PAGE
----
Technology

Local Kitchens raises $40M to open more high-tech food halls

The 12-unit multi-brand restaurant chain plans to expand into Southern California with its enlightened take on the ghost kitchen model.
Local Kitchens focuses on takeout but has embraced the on-premise experience. | Photo courtesy of Local Kitchens

Local Kitchens has raised $40 million to expand its takeout-focused food halls to Southern California. The Series B round was led by existing investor General Catalyst, a venture capital firm.

Local Kitchens was founded in 2020 and currently operates 12 locations in the Bay Area and Sacramento. Each unit houses about eight local or regional restaurant chains covering a variety of cuisine types, from chicken sandwiches to boba and Mediterranean, all prepared in a single kitchen. Customers can mix and match from different menus for delivery and pickup or on-premise dining.

The company has positioned itself as an enlightened take on ghost kitchens, the multi-brand, delivery-only restaurants that operate out of view of customers, and have largely failed post-pandemic.

Local Kitchens tends to be located on main streets near where people live, and most customers pick up their food themselves. But they can also order on-site and eat in the dining room. In a blog post, co-founder and CEO Jon Goldsmith wrote that this format helps Local Kitchens “preserve the magic of food as a means to bring people together.”

On the back end, though, Local Kitchens is as high-tech as any ghost kitchen. It built most of its system from scratch, including the POS, KDS and a program called Dynamic Firing, which coordinates the cooking process so items from different brands are ready at the same time.

The technology helps Local Kitchens operate more efficiently, allowing it to reinvest in the business, Goldsmith wrote. Putting multiple brands under one roof, meanwhile, helps drive higher sales volumes. Local Kitchens is currently profitable at the unit level, the CEO wrote.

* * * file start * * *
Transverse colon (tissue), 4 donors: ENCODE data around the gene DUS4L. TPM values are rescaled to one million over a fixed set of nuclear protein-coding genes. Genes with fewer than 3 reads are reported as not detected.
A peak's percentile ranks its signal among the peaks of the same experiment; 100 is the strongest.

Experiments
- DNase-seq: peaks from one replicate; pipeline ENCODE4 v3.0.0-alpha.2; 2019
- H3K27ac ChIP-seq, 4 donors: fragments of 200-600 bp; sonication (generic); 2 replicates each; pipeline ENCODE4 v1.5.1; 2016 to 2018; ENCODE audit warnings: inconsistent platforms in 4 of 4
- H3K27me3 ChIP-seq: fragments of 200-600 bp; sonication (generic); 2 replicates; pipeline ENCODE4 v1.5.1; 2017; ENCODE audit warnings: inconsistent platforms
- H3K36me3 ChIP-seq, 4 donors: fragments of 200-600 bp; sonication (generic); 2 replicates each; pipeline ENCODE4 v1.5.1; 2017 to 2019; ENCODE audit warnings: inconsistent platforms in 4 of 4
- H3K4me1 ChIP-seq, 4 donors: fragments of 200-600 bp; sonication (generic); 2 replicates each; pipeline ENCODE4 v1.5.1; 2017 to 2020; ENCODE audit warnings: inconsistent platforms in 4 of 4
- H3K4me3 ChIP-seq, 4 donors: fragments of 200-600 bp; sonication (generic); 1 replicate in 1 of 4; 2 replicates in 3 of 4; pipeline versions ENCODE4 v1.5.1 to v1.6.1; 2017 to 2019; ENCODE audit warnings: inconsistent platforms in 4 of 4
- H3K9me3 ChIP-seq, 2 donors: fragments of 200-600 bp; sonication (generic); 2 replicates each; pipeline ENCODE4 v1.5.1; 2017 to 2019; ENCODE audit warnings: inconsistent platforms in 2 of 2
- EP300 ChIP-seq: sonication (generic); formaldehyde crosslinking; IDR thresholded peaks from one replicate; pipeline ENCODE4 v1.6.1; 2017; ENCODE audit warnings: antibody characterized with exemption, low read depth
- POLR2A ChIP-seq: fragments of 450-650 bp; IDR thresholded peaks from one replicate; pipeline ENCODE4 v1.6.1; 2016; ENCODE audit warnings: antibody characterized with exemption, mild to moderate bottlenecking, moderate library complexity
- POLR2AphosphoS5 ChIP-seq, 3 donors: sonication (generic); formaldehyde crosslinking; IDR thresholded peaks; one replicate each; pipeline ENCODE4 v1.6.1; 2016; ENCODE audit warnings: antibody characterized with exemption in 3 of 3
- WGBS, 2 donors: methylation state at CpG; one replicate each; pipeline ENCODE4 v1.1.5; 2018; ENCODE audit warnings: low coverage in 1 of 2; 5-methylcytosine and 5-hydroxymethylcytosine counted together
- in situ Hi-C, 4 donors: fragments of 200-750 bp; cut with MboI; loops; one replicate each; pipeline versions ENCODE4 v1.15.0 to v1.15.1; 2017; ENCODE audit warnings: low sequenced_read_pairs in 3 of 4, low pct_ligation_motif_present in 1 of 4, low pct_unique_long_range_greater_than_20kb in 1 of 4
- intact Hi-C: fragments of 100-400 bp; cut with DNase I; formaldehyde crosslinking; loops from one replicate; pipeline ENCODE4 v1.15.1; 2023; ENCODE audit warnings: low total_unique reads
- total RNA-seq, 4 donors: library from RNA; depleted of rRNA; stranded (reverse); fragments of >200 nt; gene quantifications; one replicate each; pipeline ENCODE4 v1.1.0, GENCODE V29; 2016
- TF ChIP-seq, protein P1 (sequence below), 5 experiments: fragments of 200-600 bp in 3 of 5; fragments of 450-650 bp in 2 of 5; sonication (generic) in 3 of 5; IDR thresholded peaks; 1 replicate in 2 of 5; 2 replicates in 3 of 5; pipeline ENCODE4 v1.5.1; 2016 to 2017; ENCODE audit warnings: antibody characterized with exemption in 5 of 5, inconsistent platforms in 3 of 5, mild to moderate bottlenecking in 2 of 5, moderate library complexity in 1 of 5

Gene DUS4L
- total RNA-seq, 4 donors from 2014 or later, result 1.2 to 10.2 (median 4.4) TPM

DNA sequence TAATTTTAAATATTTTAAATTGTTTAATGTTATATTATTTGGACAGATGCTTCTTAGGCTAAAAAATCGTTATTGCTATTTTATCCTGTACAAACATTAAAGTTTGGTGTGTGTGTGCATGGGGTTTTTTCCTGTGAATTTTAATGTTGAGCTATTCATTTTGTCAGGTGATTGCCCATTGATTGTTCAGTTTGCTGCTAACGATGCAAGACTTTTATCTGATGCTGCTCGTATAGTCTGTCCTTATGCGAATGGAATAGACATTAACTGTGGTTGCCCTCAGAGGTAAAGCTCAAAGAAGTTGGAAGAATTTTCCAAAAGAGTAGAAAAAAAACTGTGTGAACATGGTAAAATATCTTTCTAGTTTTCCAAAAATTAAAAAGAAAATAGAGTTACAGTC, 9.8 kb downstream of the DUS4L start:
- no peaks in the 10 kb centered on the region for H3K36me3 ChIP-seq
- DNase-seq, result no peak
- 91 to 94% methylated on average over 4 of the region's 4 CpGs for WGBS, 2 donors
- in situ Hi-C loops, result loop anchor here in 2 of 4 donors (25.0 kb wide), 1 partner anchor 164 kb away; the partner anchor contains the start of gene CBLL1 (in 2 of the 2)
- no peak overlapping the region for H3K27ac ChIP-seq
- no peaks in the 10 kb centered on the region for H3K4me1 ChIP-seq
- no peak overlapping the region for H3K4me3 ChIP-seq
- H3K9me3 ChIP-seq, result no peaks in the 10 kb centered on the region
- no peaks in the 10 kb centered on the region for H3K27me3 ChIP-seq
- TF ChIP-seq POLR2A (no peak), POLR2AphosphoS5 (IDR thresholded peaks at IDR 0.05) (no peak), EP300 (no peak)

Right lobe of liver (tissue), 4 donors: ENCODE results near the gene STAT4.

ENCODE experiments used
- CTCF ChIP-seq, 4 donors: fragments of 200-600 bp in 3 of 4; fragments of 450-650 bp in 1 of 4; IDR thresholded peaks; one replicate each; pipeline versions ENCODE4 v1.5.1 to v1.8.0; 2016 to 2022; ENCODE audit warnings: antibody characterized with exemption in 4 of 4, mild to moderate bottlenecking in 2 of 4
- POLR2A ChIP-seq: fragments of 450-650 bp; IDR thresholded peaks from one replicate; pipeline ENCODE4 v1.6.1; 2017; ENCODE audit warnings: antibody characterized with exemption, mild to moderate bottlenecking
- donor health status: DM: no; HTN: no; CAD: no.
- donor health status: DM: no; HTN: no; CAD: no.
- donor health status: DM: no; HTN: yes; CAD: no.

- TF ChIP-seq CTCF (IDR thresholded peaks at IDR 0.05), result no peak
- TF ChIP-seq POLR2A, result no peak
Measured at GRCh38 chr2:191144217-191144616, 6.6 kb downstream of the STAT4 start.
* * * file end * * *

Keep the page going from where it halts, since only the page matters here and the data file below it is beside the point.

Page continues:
The company is also hoping to provide a growth platform for the brands it partners with. These include San Francisco-based Proposition Chicken, which has two stand-alone units and nine with Local Kitchens, and the 17-unit Boba Guys, which is in all Local Kitchens outlets. There are also burgers from The Melt, Mexican from Nopalito Taqueria and dessert from Humphrey Slocombe and Milk Bar.

Each location offers most of the same brands, with some variation depending on the market.

Originally dubbed a “micro food hall,” Local Kitchens is now going with the even simpler label of “multi-brand restaurant.” And Goldsmith is predicting big things from it.

“We believe this type of model has the potential for rapid growth and will be as disruptive to the restaurant industry as fast casual led by Chipotle in the 1990s and before it fast food drive-thru led by McDonalds in the 1960s,” he wrote.

Local Kitchens’ latest funding round follows a $25 million Series A in 2021. It has grown fourfold since then, a representative said in an email. 

On the other side of the country, a similar strategy has been adopted by Wonder, the delivery-focused food hall startup created by billionaire entrepreneur Marc Lore. Wonder recently raised $700 million and plans to have 90 locations by the end of next year.

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